High Transparency: “As blockchain works on the principle of the open ledger, it ensures that all parties involved in a specific blockchain know the details of each and every transaction. This highest level of transparency is a boon for the supply chain as all stakeholders will be in the known and have accurate information about the transactions, processes, payments, and other crucial processes involved in the process of the supply chain all the time.” User correctly points out every participant “in a specific blockchain” gains access to information. What he doesn’t state is that every blockchain has different protocols, which means some companies might have to join several different blockchain groups. “Everywhere you turn these days,” writes, Robert J. Bowman, Managing Editor of SupplyChainBrain, “there’s a blockchain pilot underway for the supply chain. But they’re all missing one crucial element: a single, coherent set of standards.”[6]


Rock-solid Security: “Another important benefit of integrating blockchain on the supply chain discipline,” User notes, “is the high level of security offered by the distributed ledger. The information in the blockchain is stored in blocks that are attached to one another in an immutable manner. It is impossible to change blocks or, in other words, change the information, which clearly means that there is no risk of tampering with the processes. As there is no involvement of third parties like banks, financial institutions, or any other regulatory agency, you remain assured about the safety credential of the blockchain.”


Higher Efficiency: “Compared to conventional systems,” User asserts, “the efficiency of the blockchain-powered system is many times higher. It can provide significantly better results and add to the benefit is the fact that blockchain technology is highly scalable. No matter what is the size of your organization, blockchain technology can be utilized to help make your supply chain more effective and efficient. Once you achieve high efficiency in the supply chain, it is going to rub off on other related aspects such as distribution, warehouse, capacity building, and inventory management to further multiply the gains.”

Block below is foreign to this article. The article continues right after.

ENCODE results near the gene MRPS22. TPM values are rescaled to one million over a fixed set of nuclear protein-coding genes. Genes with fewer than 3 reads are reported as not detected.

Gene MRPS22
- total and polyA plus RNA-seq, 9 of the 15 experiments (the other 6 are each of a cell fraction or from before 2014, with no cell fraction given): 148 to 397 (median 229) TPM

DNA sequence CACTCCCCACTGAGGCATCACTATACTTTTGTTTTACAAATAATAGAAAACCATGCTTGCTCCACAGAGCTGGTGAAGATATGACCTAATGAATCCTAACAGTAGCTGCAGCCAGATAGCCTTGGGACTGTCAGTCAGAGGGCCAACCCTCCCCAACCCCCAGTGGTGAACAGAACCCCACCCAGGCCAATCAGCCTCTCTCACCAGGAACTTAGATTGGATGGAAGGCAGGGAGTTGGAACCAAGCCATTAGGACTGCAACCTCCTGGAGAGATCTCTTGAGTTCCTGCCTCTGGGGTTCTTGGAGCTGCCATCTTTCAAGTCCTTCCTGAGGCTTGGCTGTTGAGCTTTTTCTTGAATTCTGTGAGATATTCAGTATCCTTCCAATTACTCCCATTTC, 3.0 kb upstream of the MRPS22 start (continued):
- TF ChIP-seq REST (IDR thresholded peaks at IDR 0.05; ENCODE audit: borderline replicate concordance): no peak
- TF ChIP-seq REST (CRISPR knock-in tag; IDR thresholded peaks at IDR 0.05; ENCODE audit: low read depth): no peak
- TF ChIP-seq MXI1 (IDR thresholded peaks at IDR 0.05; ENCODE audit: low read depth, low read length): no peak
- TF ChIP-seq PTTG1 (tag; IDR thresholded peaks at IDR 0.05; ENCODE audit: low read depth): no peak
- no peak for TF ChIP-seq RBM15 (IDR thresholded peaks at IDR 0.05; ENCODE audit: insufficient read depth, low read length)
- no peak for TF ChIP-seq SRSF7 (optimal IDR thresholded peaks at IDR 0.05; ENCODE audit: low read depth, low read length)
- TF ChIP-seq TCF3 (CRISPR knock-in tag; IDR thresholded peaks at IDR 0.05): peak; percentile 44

Despite User’s assertion that blockchain is highly scalable, some critics have their doubts. Mark van Rijmenam (@VanRijmenam), founder of Datafloq, explains, “The first challenge is the technical scalability of blockchain, which is, at least for public blockchains, a hurdle that could limit their adoption.”[5] To be fair, van Rijmenam notes, “Scalability is less of a problem for private blockchains.” Most supply chain systems are and will be private blockchains.


Concluding thoughts


Bowman observes, “Blockchain technology as we know it is already 11 years old, conceived as a transactional ledger in support of bitcoin. But businesses quickly realized that it was good for something more than recording the transfer of cryptocurrencies. With its promise of storing data among multiple computers, thereby ensuring against tampering or unauthorized changes to the record, blockchain seemed an ideal tool for validating the provenance and progress of goods throughout the supply chain.” He goes on to note a number of blockchain projects currently underway in the supply arena. He then writes, “Missing from all those projects … is an overarching set of standards for communication that can propel blockchain into everyday use. In fact, the lack of standards is one reason why Gartner has predicted that 90% of current blockchain-based supply-chain initiatives will experience ‘blockchain fatigue’ by 2023.” Bowman gives a nod to “GS1, the not-for-profit entity that gave the world standards for formatting and placement of the ubiquitous barcode.” He reports, “Through the GS1 US Blockchain Discussion Group, the organization is pursuing a similar path on behalf of blockchain.” This is good news. However, Bowman concludes, “Standards can’t come to the table too quickly. Already some companies are beginning to question the long-term value of blockchain.”


[1] John Monarch, “What’s the Real Traction on Blockchain in the Supply Chain?RFID Journal, 10 November 2019.
[2] Staff, “Gartner: 80% supply chain blockchains will still be pilots in 2022,” Ledger Insights, 24 January 2020.
[3] Lauren Horwitz, “Supply Chain IoT Needs Blockchain to Fully Mature,” IoT World Today, 11 January 2020.
[4] Sandra Kinsey, “Erol User: Use of Blockchain in Supply Chain Can Up the Efficiency Dramatically,” Finance Long, 12 January 2020.
[5] Mark van Rijmenam, “7 Blockchain Challenges to be Solved before Large-Scale Deployment,” Medium, 25 September 2019.
[6] Robert J. Bowman, “The Element That Can Make or Break Blockchain for the Supply Chain,” Supply Chain Brain, 11 November 2019.